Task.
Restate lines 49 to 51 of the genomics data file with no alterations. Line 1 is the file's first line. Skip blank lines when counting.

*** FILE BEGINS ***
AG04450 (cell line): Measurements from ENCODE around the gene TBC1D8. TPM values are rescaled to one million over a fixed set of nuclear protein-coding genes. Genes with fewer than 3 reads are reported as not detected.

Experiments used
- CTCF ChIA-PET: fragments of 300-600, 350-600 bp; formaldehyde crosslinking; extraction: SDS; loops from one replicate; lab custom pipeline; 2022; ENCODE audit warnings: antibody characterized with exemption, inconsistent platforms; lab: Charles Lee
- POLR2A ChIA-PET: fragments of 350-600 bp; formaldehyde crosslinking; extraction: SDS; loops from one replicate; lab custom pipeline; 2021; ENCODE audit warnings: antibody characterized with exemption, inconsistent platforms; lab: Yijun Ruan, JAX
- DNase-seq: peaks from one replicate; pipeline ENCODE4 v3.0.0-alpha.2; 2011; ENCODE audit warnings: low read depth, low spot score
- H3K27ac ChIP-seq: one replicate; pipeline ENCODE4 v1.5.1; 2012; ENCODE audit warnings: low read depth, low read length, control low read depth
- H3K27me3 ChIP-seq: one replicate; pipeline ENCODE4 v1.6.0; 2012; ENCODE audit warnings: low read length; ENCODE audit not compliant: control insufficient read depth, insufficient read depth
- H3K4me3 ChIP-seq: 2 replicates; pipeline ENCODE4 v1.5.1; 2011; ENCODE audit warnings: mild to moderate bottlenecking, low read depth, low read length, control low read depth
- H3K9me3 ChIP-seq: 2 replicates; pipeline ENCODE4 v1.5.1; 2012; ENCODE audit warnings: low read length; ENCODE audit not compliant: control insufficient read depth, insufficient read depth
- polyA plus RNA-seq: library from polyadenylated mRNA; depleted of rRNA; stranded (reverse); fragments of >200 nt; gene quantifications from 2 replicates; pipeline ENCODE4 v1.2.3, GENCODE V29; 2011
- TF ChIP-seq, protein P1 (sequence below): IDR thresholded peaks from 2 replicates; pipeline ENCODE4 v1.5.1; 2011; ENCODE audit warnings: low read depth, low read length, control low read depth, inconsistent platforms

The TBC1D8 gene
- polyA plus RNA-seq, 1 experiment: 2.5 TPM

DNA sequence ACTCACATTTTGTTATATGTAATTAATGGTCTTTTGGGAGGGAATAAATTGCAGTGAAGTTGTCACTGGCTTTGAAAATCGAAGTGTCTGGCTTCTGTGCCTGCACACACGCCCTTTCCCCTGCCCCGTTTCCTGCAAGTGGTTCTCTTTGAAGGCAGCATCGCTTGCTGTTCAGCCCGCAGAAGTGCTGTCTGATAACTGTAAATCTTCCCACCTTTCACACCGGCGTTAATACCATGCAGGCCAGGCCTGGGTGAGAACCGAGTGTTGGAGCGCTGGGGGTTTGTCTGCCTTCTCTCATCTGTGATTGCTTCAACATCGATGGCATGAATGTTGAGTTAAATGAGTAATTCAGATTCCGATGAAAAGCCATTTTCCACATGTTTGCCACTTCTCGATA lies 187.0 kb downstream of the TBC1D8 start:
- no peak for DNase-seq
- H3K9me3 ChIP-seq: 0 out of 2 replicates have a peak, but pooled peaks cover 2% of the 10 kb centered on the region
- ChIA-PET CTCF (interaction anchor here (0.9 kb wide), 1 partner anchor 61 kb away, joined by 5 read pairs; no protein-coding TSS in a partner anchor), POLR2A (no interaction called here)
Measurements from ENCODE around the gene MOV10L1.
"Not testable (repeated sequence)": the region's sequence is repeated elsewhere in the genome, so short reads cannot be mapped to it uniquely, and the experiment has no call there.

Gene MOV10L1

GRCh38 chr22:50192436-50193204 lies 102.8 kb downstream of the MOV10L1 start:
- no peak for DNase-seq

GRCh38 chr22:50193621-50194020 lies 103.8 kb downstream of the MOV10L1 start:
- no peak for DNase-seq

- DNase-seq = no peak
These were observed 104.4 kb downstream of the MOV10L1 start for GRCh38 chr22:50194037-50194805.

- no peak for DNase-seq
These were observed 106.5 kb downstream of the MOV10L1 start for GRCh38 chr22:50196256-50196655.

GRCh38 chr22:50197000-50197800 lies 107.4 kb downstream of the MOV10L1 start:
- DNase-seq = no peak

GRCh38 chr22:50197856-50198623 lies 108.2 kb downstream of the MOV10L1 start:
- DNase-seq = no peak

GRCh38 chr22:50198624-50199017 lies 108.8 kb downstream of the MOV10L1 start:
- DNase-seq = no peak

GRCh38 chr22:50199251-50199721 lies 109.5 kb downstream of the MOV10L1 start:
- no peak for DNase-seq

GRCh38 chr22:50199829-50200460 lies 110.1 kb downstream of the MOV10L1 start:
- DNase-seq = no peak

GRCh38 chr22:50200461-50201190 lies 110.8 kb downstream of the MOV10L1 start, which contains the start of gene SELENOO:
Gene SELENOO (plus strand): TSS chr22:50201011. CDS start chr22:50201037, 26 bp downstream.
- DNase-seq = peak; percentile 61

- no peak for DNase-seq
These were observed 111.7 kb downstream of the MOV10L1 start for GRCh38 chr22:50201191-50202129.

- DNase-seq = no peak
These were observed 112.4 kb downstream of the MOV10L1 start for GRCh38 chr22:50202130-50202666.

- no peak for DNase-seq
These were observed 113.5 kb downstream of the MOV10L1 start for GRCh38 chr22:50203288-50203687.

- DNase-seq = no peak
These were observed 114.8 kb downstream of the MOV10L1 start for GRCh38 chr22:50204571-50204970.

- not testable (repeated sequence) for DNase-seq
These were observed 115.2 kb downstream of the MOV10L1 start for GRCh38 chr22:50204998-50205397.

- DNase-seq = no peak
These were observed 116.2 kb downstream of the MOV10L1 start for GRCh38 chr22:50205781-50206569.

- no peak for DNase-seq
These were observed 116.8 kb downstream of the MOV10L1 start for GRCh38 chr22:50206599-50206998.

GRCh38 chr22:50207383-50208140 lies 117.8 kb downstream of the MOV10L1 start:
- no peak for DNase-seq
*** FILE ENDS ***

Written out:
These were observed 114.8 kb downstream of the MOV10L1 start for GRCh38 chr22:50204571-50204970.

- not testable (repeated sequence) for DNase-seq
These were observed 115.2 kb downstream of the MOV10L1 start for GRCh38 chr22:50204998-50205397.